Again, you want to provide at least four weeks’ notice. If you ask a professor, it’s likely your letter isn’t the only one he or she needs to write. When you do ask, include in your outreach the name of the school you’re applying to, the degree you’re pursuing, why you want to enroll in that specific program, your resumé, and a deadline. The more information you can provide, the better your recommendation letter will be.

5) Update Your Resumé

Before sending your resumé, make sure it’s optimized for your grad school application. Your experience should be listed in chronological order, starting with your current position, and described in bullet points using action-packed verbs, such as “achieved,” “improved,” “launched,” “negotiated,” or “trained.” Quantify any achievements and show your results, whether it’s the number of people you’ve managed, dollars you’ve raised, or articles you’ve written.

Make sure the copy is scannable and double check to see if you’ve included any of the six words you should avoid on a resumé.

6) Write a Strong Statement of Purpose

Most graduate school applications will require a statement of purpose, which highlights why you’re interested in the school and the unique strengths you could bring to the program. In a previous blog post about how to write a strong statement of purpose, we broke down what you should feature when drafting the content, including:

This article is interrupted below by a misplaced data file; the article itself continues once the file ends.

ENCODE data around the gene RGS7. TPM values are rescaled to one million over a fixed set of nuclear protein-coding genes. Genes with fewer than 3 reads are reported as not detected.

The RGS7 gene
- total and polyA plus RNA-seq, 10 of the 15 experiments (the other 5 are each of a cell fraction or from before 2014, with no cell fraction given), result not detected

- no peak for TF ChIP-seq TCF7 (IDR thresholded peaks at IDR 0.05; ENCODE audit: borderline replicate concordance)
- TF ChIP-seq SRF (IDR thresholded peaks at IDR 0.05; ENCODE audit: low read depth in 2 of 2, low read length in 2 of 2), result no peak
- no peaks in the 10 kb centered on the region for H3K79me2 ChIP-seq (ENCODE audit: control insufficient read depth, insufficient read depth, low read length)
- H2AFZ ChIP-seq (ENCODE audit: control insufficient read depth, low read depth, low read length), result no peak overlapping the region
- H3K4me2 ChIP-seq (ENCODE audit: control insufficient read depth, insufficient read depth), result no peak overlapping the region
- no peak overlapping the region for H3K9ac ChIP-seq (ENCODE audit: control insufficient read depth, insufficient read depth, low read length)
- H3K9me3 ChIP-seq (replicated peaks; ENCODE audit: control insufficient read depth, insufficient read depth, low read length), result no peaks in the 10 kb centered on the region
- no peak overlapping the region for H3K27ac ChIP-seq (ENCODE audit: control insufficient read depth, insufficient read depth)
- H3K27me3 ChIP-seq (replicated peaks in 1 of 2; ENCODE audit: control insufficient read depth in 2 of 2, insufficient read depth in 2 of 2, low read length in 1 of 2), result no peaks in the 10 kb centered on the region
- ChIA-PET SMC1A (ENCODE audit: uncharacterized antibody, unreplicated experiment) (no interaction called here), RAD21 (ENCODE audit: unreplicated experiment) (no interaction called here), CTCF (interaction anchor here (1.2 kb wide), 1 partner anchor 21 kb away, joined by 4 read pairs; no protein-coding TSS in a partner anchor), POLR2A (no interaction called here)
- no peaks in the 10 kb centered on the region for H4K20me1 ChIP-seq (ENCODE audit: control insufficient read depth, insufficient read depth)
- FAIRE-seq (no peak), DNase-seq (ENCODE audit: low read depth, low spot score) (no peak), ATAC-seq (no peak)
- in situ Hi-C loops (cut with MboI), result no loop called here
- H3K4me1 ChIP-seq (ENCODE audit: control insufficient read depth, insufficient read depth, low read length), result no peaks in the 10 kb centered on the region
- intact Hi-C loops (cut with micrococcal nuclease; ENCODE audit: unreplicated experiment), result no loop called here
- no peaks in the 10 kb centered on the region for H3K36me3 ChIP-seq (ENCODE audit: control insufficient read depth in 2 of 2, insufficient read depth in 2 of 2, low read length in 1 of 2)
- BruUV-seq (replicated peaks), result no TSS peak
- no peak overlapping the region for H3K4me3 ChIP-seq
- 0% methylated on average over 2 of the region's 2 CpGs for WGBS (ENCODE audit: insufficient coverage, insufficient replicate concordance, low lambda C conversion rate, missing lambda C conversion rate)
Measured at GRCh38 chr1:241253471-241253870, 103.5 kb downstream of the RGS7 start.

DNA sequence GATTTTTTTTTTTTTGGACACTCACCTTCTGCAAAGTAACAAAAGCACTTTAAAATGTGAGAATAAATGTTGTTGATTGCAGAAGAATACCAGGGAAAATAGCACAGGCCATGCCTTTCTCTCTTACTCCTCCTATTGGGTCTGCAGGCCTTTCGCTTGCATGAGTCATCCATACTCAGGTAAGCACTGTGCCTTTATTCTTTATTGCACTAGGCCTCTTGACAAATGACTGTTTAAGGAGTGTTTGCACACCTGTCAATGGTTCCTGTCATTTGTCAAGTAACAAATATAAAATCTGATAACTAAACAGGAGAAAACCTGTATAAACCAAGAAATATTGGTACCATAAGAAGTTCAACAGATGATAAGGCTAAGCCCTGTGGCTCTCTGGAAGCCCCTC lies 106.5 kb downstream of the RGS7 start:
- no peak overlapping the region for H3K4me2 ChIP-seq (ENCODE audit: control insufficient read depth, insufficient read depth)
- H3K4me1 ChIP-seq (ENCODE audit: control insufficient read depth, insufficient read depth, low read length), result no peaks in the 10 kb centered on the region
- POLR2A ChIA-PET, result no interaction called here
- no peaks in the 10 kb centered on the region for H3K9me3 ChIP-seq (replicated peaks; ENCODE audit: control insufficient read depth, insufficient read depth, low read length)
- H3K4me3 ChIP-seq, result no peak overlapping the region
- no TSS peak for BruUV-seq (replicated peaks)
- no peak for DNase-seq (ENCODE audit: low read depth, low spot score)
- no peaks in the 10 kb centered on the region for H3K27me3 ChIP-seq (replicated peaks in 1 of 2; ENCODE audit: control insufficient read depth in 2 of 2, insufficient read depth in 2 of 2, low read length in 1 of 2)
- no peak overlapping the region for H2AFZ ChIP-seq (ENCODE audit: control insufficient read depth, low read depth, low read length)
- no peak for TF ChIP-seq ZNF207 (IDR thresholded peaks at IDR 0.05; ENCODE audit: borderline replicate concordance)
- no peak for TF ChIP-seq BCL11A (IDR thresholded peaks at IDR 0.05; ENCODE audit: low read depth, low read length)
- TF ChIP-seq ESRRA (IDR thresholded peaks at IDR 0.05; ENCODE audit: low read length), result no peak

• Insight into what drives you, whether that’s professional advancement, personal growth or both
  • The features about the school that appeal to you most
  • Your expectations of the degree program and its potential impact
  • Authenticity and a clear picture of what makes you unique

7) Don’t Be Afraid to Contact Faculty

If there’s a particular class you’re interested in taking or a lab you’re aspiring to work in, contact the faculty member in charge. Ask about that faculty member’s research and pose any questions about the degree program that you might have. Your name will have a better chance of standing out during the admissions process if you express interest early.

8) Proofread Your Materials Before Applying (And Apply On Time)

You could be a perfect fit for your desired program, but if you submit materials that are riddled with spelling and punctuation errors, the admissions team will never know you’re a standout candidate because they’ll pass by your application. Triple check your materials before hitting send, and make sure that when you do hit send, you’ve included all necessary documentation—and that you’ve submitted it on time. This is your first impression; put your best self forward.


Are you interested in applying to graduate school? Explore Northeastern’s more than 200 graduate programs and learn more about how to apply.